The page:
By Mary Ellen McLaughlin

A 61-year-old Japanese woman serves as a surrogate for her daughter. A 59-year-old in France gives birth to triplets via egg donation.

Women’s health today is better than ever, but where do you draw the line on age when it comes to surrogacy and egg donation?

It’s wonderful that a mother was able to help her daughter have the family she always wanted. But choosing an older woman to carry your child comes with risks. The same goes for much older women accepting donated eggs. (Most agencies have a cut-off age for those accepting the donated eggs because of the pregnancy risks involved.)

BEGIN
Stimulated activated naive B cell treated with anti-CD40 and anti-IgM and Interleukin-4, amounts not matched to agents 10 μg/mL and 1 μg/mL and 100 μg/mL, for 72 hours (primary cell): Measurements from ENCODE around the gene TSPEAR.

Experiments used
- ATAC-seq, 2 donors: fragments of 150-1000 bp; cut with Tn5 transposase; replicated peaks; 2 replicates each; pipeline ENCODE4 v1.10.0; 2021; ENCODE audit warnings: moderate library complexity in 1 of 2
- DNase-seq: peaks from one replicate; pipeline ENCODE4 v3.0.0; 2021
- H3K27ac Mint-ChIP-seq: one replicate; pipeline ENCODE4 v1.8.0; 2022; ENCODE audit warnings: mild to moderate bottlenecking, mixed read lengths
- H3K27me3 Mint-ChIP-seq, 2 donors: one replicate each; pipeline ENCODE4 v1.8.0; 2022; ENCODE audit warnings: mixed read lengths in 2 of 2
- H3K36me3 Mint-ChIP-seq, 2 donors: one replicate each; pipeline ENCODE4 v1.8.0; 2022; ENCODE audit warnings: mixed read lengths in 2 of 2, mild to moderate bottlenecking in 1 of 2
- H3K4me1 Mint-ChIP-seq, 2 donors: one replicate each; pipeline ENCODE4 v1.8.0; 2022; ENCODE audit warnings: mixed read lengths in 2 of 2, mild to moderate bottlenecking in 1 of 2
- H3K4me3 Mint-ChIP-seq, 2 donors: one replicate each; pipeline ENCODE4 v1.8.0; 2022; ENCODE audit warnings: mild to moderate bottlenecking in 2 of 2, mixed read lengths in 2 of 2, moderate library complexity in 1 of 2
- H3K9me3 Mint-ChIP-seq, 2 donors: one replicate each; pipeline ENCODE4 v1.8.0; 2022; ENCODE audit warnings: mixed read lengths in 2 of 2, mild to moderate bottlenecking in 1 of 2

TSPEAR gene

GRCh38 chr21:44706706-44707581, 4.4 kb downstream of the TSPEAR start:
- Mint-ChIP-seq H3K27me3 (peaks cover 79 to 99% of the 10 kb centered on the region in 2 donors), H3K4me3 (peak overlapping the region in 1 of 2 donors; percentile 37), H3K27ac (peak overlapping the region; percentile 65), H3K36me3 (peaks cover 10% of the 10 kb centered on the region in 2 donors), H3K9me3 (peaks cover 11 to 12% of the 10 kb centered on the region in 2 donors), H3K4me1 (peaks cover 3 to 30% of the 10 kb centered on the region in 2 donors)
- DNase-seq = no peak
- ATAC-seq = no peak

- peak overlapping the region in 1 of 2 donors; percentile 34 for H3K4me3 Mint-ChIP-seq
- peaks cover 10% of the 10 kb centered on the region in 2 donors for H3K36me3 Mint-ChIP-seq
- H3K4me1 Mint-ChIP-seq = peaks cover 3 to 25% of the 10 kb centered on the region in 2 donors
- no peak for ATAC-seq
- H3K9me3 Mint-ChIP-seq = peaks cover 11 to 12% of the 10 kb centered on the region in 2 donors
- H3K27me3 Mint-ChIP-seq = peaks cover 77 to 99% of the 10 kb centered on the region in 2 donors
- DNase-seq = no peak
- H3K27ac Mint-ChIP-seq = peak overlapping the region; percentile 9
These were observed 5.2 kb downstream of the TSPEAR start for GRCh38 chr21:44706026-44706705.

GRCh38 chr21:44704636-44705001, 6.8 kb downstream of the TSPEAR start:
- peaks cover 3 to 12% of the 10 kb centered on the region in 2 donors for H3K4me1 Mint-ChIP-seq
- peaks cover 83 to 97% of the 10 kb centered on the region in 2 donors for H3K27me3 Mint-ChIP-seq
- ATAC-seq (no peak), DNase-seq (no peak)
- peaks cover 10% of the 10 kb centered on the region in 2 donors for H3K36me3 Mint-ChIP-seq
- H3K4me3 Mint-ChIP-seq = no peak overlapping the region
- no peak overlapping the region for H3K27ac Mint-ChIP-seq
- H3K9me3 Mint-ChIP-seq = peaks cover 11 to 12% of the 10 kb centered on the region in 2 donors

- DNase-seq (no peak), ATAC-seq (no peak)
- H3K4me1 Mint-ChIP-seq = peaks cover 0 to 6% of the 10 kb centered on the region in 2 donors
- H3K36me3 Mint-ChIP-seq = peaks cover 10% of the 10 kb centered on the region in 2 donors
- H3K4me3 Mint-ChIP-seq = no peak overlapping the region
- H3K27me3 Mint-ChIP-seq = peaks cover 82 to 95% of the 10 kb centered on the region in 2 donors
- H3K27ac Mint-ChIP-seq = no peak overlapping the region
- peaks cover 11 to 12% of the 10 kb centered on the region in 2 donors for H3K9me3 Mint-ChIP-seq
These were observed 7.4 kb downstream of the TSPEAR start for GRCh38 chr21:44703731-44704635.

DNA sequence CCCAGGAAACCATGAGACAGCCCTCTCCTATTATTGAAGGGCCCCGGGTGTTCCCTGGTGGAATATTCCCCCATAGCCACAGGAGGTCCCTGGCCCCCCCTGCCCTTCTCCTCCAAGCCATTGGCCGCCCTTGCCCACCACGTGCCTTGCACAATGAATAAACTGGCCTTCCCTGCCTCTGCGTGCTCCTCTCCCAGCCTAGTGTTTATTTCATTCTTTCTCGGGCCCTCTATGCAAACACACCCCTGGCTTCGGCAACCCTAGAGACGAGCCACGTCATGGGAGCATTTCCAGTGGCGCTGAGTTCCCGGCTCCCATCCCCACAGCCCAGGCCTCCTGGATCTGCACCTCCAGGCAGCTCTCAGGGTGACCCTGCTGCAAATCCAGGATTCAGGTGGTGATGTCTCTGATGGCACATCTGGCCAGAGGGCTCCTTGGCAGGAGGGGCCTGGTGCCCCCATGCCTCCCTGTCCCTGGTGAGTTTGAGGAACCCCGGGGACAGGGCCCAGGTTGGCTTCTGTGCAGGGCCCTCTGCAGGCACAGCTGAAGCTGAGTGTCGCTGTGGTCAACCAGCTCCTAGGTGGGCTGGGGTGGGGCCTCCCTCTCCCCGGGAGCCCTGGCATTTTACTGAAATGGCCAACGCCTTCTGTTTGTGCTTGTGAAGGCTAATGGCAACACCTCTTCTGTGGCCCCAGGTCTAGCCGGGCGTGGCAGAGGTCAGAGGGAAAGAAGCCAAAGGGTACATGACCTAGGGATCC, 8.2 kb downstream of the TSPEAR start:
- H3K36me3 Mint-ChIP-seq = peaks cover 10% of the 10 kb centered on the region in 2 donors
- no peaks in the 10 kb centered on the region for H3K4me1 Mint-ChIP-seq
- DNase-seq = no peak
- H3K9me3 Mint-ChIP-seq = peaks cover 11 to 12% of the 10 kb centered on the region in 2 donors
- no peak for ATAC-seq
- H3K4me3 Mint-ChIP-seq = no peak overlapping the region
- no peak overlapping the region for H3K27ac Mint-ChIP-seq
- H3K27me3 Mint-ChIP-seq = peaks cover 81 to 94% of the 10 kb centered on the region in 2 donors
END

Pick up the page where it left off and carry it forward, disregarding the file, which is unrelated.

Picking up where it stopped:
Older women have a higher risk for complications during pregnancy, including high blood pressure, diabetes and even heart attacks, due to the body’s increased blood supply. And that extends to the delivery. Many deliver via cesarean section, and recovery takes longer.

One of our requirements for gestational surrogates (which is the case with most agencies) is that they be between the ages of 21 and 39.  However, those between the ages of 35 and 39 must be in exceptional health.

Pregnancy and delivery for older women are not ideal, and I’d have a hard time advocating for it. Still, these particular women were able to have healthy pregnancies and babies, so let’s wish these new families the best of luck moving forward!

What do you think? How old is too old to be a surrogate or give birth via egg donation?

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